marsbar 21 Mar 2020
In reply to gribble:

Have you tried speaking to your childs headteacher?  

They may be able to be flexible.  

Alternatively can you work over skype or facetime?  

Not ideal but safer than face to face contact.  

marsbar 21 Mar 2020
In reply to LastBoyScout:

Its safer for your family for your child to be at home.  They haven't shut schools for no reason.  People are dying and more are going to.  

1
NBR 21 Mar 2020
In reply to TobyA:

The whole sitituation is extremly tricky.

I'm a supply teacher so for now my work/income has dried up, although talking to the deputy head at a School I work in a lot I may well be needed soon. Frankly if they need me to volunteer even I will, these are unusual times.

This is new ground for schools and much is uncear. It has been made clear that schools are now in a care not education mode for those key worker's children, but are to upload online work for those at home which is a slight mismatch.

When the govt came up with their plan I don't think they realised how many teachers where 'vunerable people' at my regular school the faculty I work with had 2 pregnant, 1 type 1 diabetic and someone with severe asthma, that's nearly half the faculty already 'off the board'.

As things progress the ability of schools to provide a safe environment will become less and less feasable. I would ask that even if you qualify please keep kids at home if at all possible to reduce the load.

I know that the schools I have links with are really trying hard to make this work, the teachers are stepping up even although it means putting themselves at risk. Lets be honest even with the best will in the World kids are unhygenic little whatsits. Maybe when we are through this certain sections of the media might consider not slagging teachers off so much.

LastBoyScout 21 Mar 2020
In reply to marsbar:

> Its safer for your family for your child to be at home.  They haven't shut schools for no reason.  People are dying and more are going to.  

Yes, I understand that, and I fully support the school's position. My point was more that what the government are saying and what's actually happening aren't the same.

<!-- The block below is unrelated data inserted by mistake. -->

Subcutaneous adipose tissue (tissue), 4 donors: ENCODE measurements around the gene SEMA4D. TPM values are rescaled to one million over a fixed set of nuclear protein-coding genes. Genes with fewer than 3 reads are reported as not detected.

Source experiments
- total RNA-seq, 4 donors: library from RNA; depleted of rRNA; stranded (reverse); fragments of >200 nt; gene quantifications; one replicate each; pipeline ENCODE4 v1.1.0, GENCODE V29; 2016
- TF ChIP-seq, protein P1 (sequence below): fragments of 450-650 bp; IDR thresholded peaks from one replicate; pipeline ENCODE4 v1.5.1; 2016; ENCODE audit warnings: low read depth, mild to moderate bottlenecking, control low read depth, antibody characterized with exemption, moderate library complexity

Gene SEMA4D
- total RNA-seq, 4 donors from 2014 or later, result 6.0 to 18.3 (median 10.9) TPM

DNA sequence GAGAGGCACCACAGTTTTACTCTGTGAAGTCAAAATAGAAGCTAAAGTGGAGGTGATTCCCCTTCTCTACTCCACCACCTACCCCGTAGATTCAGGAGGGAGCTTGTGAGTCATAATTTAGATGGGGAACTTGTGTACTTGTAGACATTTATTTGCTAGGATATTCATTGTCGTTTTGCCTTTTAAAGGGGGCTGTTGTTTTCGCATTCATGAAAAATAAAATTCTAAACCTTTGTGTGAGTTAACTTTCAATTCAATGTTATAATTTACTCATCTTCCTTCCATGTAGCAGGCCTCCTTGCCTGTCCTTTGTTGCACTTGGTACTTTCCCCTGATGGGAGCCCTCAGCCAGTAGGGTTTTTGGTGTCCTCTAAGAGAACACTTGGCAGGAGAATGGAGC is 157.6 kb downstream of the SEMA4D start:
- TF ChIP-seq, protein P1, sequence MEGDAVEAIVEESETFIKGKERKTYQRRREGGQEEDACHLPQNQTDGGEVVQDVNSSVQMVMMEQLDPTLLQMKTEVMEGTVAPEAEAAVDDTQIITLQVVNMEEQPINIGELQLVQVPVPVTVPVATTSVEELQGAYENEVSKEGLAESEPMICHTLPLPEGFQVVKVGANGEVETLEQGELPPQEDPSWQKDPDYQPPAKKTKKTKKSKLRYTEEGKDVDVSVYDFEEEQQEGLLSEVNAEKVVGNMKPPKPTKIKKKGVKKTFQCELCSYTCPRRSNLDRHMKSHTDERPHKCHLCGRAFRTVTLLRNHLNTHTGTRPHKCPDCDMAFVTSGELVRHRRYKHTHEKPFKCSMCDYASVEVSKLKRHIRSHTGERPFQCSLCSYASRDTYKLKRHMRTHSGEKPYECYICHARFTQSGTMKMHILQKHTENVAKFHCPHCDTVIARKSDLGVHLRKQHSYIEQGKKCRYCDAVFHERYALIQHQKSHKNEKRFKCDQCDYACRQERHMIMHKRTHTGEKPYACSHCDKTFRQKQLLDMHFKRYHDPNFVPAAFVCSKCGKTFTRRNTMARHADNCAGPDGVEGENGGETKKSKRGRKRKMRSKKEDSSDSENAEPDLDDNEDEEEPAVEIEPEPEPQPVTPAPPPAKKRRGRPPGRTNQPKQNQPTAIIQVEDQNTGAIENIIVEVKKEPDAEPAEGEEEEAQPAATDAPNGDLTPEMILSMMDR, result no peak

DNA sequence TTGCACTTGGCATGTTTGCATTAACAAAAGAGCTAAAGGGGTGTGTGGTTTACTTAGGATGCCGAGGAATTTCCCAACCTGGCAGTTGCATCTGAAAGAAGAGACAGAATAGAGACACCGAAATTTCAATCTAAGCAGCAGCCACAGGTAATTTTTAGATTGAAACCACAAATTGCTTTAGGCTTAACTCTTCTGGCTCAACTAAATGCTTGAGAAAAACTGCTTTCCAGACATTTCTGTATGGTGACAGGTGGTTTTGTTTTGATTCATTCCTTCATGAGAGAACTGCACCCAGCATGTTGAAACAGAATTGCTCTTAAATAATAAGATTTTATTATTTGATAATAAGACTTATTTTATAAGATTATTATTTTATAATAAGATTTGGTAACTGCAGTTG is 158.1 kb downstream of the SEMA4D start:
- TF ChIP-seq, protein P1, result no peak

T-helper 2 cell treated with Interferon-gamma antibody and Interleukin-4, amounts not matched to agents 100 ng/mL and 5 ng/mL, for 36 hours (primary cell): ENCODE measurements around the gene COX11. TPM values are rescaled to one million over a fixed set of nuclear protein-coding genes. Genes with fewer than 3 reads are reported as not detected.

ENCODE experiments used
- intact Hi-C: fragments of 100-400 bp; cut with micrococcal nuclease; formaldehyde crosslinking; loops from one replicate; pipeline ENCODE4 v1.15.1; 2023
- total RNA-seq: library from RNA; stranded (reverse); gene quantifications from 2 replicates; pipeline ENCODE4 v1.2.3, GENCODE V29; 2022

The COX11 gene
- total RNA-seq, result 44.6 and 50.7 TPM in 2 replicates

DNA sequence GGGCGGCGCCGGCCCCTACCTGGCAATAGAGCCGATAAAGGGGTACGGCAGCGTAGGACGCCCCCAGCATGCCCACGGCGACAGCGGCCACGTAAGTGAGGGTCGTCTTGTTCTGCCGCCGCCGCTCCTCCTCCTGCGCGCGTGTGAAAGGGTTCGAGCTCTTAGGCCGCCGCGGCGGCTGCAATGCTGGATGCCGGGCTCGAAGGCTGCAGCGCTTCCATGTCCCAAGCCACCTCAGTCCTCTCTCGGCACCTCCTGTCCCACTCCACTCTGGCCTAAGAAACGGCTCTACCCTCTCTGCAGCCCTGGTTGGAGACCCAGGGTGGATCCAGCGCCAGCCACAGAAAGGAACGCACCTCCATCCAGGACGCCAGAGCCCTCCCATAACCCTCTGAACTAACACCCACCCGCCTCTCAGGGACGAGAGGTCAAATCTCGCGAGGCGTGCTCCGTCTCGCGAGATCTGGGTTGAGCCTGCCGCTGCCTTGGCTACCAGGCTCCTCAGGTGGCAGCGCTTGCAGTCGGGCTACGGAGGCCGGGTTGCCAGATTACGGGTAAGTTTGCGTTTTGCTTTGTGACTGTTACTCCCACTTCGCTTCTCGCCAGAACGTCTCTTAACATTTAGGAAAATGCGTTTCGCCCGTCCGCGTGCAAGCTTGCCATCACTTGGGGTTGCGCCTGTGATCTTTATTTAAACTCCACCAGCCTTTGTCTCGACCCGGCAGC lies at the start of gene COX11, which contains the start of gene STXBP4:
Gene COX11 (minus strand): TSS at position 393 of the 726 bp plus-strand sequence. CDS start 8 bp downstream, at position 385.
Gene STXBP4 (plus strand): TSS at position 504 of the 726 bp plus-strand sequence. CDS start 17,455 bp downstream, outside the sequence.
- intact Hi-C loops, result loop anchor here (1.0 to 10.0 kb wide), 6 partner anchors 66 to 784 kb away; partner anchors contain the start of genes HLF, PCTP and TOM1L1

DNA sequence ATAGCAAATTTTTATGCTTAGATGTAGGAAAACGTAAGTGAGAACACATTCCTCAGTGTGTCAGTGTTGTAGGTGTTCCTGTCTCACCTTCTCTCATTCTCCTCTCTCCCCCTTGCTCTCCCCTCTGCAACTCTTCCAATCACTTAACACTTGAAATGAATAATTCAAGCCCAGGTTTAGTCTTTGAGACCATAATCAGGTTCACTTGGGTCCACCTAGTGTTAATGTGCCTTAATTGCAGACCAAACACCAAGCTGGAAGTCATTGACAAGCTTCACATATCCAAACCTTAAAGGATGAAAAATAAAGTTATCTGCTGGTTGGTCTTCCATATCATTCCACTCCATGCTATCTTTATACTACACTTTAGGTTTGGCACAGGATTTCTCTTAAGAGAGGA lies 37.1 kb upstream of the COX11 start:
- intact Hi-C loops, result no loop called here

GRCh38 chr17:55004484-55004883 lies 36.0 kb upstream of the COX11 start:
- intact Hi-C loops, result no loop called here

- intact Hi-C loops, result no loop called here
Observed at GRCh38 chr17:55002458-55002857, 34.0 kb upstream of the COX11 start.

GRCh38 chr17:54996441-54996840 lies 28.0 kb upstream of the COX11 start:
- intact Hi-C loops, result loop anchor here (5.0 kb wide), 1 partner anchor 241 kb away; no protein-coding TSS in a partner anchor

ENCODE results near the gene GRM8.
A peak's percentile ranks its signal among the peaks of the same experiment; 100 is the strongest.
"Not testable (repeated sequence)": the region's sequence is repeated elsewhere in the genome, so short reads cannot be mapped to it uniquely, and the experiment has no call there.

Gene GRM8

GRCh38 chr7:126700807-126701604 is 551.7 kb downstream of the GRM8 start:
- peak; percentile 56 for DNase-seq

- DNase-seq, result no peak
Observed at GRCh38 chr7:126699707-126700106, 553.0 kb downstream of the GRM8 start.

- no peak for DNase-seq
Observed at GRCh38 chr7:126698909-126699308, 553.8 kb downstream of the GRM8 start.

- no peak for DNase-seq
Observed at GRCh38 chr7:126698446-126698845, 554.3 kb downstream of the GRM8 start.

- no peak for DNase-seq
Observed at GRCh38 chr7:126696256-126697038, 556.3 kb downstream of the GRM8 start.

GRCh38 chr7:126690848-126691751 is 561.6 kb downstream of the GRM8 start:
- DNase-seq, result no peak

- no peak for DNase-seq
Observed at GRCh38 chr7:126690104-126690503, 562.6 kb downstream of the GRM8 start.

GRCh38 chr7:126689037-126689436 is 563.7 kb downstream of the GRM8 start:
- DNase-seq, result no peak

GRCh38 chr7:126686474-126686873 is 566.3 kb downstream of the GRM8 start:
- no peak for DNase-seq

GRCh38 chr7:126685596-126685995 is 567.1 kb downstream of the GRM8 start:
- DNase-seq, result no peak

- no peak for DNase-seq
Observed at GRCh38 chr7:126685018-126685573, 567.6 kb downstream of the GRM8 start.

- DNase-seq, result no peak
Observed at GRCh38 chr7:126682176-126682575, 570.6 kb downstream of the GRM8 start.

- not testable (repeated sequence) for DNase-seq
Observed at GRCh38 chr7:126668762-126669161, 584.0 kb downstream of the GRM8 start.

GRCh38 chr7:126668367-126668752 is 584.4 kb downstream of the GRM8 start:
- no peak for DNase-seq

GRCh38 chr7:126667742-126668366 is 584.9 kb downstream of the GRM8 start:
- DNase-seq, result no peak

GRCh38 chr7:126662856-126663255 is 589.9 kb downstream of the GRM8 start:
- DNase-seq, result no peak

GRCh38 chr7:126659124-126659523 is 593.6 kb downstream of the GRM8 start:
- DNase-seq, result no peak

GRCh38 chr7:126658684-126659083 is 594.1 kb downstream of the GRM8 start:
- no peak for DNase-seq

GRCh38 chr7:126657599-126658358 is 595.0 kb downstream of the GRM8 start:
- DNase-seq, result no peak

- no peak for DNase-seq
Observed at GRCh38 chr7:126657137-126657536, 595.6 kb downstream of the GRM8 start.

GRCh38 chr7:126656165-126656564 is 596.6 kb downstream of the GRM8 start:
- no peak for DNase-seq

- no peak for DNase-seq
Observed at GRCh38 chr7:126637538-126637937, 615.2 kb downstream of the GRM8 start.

Which doesn't take away from the fact that we somehow have to both work effectively and look after 2 kids.

Note to self - must include more detail in posts sometimes

marsbar 21 Mar 2020
In reply to LastBoyScout:

Probably because the school weren't given the information to plan in good time.  Schools have been getting the information at the same time as everyone else.  Conformation of the key workers appears to have come after midnight Friday morning, until that point schools were working on assumption and draft ideas.  

Alyson 21 Mar 2020
In reply to TobyA:

Just before close of play yesterday my employer (local authority) announced that every single employee qualifies as a key worker - on the basis that they may want to move us into assisting with a critical function at some point in the forthcoming weeks. To me it seems to go against the spirit and purpose of the school closures if I pack my daughter off to school next week then potter into the office to get on with checking through a few planning applications, alongside all my other colleagues (we can't work from home as we don't have the IT resources). I feel I'd be risking passing the virus on to the child of an actual key worker in a vital role.

Having talked it over with my manager I'm going to stay off work for now but I'm worrying they might refuse to pay me (breaking the terms of my contract?) I dunno. These are crazy times and it's hard to know what's expected of us.

mattsccm 21 Mar 2020
In reply to TobyA:

A school on Friday it started to get a bit strange. Very sad as the Y6 kids realised that they may be leaving for the last time.  Well some of them. As the key worker list appeared it looked like we may see over 50% of them on Monday. Alright 50% of 55 isn't much but the principles there. To my mind a family with one key worker should not be getting an automatic right for the kids to be in school unless something like exceptional hardship is an issue. If one parent can work from home they should do and baby sit the kids as well.

My situation may well change any way as 8 staff means we don't have many to spare.  2 have kids, one very fragile with various conditions and one with two toddlers and only a very old granny to look after them now the nurserys have closed. Both need to stay home.  My parents are most fragile and I am their only fetcher and carrier so would prefer to stay healthy and so it goes on.

My feeling is that ranting solves nowt. No one really knows what is happening, nothing can be planned for and community spirit is the best bet. 

Stig 21 Mar 2020
In reply to Alyson:

My sister works for a district council in enviro health and she says they're being redeployed soon to tasks such as delivering food and arranging welfare funerals. She spent last week arranging licences for restaurants to do take aways!

On the one hand it's a damning indictment of local government that planners can't work from home (again, relatives have said the same about their councils, you don't even need anything more than very basic IT to work from home); on the other I do think LA workers are for the most part frontline in the sense of being a key part of the state.